A credit report is a detailed breakdown of an individual's credit history prepared by a credit bureau. Your credit report is a review of your financial history and level of responsibility. Credit reports typically divide information into four sections.
The top of the report contains personal information about the consumer such as the individual's current and previous addresses, telephone number, Social Security numbers and employment history.
The second section comprises a summary of all your debts such as student loans, mortgages and credit cards. It also includes a credit history summary such as the number and type of bank or credit card accounts that are past due or in good standing, and detailed account information related to high balances, credit limits and the date accounts were opened. They also list credit inquiries and details of accounts turned over to credit agencies such as information about liens and wage garnishments.
The third section includes public records such as bankruptcies, judgments and tax liens. The bottom of the report lists all of the entities that have recently asked to see the individual's credit report.
Potential creditors and lenders use credit reports as part of their decision-making process to decide whether to extend you credit — and at what terms. Others, such as potential employers or landlords, may also access your credit reports to help them decide whether to offer you a job or a lease. Your credit reports may also be reviewed for insurance purposes or if you’re applying for services such as phone, utilities or a mobile phone contract.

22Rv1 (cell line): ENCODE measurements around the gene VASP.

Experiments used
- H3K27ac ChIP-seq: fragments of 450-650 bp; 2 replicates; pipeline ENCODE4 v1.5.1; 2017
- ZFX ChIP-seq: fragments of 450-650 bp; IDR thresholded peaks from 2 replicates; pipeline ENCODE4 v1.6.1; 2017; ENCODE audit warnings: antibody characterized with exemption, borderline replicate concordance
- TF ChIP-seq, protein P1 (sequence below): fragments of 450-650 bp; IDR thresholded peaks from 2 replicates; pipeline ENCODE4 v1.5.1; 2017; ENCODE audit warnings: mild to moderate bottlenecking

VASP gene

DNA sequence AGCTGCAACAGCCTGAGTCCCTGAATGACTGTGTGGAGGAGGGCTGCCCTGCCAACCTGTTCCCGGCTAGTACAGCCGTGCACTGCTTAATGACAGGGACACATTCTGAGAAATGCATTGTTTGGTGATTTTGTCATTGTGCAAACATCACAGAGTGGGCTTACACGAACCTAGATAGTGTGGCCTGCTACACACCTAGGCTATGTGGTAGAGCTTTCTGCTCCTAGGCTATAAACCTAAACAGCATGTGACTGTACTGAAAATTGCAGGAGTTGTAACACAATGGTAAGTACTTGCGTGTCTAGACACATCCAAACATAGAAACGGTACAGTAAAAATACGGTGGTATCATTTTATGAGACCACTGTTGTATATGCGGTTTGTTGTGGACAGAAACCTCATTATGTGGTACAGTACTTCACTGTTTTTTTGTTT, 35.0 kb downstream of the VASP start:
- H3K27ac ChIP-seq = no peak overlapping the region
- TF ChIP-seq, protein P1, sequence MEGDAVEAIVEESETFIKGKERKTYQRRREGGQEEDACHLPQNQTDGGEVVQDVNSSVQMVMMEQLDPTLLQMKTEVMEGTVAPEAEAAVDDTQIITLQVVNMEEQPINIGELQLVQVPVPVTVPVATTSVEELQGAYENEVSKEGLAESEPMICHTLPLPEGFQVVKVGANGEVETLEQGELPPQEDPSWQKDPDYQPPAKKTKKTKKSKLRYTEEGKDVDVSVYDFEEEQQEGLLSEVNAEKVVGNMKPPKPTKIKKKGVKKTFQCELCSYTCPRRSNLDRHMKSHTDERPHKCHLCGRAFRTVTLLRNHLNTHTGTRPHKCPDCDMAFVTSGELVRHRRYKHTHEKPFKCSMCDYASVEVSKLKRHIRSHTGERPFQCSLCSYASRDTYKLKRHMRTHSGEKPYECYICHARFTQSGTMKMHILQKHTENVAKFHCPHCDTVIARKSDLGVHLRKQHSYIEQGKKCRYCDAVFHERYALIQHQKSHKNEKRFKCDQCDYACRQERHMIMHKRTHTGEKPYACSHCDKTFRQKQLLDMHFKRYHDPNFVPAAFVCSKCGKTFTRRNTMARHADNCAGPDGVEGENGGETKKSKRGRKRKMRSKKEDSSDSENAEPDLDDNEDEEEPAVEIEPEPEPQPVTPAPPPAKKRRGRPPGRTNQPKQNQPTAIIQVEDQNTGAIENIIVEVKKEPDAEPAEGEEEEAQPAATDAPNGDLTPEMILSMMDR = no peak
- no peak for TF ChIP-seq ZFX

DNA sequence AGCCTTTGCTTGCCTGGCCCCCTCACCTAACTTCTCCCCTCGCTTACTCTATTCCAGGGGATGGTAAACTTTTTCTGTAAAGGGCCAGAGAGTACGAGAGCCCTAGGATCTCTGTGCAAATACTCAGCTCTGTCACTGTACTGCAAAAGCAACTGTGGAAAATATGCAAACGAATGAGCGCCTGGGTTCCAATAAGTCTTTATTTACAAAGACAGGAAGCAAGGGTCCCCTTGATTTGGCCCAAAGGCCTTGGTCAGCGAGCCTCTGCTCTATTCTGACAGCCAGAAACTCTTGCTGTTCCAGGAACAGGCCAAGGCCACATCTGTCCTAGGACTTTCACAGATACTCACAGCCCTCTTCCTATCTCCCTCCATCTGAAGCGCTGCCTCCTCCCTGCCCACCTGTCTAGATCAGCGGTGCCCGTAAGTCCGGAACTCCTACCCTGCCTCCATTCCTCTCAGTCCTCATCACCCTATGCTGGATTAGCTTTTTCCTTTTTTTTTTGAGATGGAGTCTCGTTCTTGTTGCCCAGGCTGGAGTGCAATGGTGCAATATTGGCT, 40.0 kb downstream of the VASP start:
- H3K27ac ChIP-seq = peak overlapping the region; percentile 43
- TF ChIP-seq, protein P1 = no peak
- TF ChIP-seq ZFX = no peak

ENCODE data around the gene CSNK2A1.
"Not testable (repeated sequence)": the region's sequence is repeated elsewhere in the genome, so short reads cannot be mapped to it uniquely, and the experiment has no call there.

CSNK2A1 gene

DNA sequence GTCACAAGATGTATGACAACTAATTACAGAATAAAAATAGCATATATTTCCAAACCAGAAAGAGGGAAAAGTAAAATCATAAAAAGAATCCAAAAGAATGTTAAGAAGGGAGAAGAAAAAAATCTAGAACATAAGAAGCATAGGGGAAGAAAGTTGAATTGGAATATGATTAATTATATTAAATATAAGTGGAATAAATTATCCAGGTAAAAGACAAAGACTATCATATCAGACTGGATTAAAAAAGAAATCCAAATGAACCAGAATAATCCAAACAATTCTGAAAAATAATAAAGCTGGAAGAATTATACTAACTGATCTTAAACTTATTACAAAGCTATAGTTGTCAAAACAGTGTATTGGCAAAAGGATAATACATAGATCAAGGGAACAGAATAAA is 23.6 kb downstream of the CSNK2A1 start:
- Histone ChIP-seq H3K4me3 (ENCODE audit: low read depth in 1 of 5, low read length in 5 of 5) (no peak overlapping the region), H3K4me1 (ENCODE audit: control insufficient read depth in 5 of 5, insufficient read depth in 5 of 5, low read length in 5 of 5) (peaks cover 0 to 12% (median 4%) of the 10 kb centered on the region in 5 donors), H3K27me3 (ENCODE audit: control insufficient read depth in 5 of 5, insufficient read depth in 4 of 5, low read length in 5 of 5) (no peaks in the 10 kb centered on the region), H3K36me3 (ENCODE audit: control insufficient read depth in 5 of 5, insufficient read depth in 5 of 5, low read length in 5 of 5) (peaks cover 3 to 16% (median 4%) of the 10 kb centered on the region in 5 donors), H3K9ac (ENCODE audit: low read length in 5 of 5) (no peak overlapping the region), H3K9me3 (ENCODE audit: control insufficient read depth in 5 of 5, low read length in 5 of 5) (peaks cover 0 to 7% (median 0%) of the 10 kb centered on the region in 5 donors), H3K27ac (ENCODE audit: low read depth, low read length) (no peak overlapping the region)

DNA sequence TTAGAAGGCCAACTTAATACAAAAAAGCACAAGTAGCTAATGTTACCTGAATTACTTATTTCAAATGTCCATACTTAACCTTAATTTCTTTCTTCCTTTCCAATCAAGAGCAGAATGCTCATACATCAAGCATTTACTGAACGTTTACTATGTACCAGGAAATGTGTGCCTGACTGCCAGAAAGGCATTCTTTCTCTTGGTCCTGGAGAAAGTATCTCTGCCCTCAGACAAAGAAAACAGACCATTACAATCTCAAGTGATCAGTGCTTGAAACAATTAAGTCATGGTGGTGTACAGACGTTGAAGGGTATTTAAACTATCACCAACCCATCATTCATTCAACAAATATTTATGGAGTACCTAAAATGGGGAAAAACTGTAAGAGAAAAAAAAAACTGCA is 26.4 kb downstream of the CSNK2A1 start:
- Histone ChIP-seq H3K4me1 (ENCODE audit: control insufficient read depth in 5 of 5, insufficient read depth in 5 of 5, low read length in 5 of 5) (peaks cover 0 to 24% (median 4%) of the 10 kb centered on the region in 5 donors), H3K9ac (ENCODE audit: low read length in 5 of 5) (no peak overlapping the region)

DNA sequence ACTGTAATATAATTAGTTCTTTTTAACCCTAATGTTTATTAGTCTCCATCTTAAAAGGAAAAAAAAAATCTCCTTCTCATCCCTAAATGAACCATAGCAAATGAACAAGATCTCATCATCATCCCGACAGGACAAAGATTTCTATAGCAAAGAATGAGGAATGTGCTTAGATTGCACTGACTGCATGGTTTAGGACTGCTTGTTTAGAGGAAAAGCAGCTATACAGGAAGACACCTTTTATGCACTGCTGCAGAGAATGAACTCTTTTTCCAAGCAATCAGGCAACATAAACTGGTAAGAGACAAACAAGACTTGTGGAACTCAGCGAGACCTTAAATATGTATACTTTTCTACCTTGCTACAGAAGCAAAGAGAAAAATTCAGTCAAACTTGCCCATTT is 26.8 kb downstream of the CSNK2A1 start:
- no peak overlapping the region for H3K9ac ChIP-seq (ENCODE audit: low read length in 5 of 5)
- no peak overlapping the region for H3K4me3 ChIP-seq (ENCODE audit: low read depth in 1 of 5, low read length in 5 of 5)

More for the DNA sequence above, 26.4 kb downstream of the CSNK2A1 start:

"Soft" inquiries may result from your checking your own credit reports, companies extending you pre-approved offers of credit or insurance, or your current lenders and creditors conducting periodic reviews of your accounts. Soft inquiries do not impact credit scores. Regularly checking your credit reports can help you monitor your credit accounts and enable you to recognize inaccurate or incomplete information, or suspicious activity that may signal potential identity theft. You could do a soft credit inquiry by "clicking here".
"Hard" inquiries occur when companies or individuals, such as a credit card company or loan servicer, review your Equifax credit report because you have applied for a job, credit or service – for example, a new loan, an apartment or rental home, a credit card, utility service, or a mobile phone contract. Hard inquiries remain on your Equifax credit report for two years and may negatively impact credit scores, although the impact may lessen with time.
Federal law also entitles consumers to receive free credit reports if any company has taken adverse action against them. This includes denial of credit, insurance, or employment as well as reports from collection agencies or judgments; however, consumers must request the report within 60 days from the date the adverse action occurred.
A credit score is a 3-digit number that allows lenders to determine a potential borrower’s credit risk—the risk they run of not paying back their credit cards or loans. Your credit scores are an important aspect of your financial profile. They may be used to determine some of the most important financial factors in your life, such as whether or not you’ll be able to lease a vehicle, qualify for a mortgage or even land that cool new job.
The factors that affect an individual's credit score are Payment History, Delinquencies, Balance-to-Limit Ratio, Recent Inquiries, Length/history of Accounts, Variety of Credit Accounts, Too many accounts, etc.
In Canada, credit scores range from 300 up to 900 points, which is the best score.